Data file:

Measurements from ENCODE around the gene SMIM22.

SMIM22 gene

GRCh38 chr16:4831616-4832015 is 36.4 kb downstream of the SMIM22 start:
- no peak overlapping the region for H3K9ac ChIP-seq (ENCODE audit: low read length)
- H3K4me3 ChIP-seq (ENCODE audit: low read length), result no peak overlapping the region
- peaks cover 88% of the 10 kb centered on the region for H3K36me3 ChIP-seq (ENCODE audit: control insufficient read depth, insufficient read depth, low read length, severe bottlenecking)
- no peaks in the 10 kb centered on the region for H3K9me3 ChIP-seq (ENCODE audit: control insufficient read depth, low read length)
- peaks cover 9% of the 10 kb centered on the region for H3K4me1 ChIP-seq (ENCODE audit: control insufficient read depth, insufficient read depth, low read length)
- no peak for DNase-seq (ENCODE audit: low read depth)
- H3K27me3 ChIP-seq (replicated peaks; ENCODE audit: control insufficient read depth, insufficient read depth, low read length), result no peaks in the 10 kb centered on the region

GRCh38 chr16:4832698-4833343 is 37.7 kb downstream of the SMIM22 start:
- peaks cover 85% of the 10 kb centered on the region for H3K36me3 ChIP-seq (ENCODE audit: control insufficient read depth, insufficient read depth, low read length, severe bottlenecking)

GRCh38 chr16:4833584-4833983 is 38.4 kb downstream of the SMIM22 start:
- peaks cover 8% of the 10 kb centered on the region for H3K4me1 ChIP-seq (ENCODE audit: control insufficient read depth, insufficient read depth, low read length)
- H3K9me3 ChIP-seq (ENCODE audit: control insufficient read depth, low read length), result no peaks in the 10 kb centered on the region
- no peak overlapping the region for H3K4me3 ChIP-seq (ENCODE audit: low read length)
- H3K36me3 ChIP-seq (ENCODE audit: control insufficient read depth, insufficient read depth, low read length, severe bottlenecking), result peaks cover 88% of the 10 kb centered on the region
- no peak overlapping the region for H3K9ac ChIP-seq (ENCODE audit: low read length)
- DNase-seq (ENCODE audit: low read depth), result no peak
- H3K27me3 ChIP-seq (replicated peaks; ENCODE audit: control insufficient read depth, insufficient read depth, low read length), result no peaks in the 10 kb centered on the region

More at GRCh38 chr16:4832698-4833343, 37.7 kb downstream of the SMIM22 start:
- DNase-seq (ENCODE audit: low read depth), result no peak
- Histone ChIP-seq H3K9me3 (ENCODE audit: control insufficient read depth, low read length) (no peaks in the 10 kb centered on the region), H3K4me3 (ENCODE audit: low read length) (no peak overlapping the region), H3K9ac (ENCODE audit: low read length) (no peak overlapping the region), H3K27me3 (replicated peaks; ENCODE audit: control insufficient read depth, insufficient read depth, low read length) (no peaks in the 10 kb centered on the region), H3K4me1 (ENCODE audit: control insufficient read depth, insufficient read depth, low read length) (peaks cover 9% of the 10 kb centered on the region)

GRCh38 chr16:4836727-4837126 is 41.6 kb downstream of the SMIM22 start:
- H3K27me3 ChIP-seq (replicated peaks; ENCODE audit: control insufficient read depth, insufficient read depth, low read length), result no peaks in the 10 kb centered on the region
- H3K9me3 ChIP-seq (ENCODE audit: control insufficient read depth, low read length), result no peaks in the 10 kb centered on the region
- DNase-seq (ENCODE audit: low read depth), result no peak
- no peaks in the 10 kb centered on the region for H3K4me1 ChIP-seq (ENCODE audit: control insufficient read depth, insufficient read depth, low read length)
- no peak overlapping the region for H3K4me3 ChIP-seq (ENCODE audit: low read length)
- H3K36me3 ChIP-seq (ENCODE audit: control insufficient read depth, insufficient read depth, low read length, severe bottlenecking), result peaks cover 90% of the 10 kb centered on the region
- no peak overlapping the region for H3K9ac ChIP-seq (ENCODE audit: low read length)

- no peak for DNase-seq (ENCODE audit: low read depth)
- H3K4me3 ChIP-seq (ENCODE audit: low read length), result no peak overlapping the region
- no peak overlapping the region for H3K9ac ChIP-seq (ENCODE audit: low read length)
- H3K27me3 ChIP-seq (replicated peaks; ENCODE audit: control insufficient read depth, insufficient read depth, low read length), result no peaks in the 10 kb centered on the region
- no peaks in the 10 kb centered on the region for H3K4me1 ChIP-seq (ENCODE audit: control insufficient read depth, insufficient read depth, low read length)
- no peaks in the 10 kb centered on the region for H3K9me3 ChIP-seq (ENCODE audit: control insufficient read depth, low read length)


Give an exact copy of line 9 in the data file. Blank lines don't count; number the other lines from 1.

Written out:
- no peak for DNase-seq (ENCODE audit: low read depth)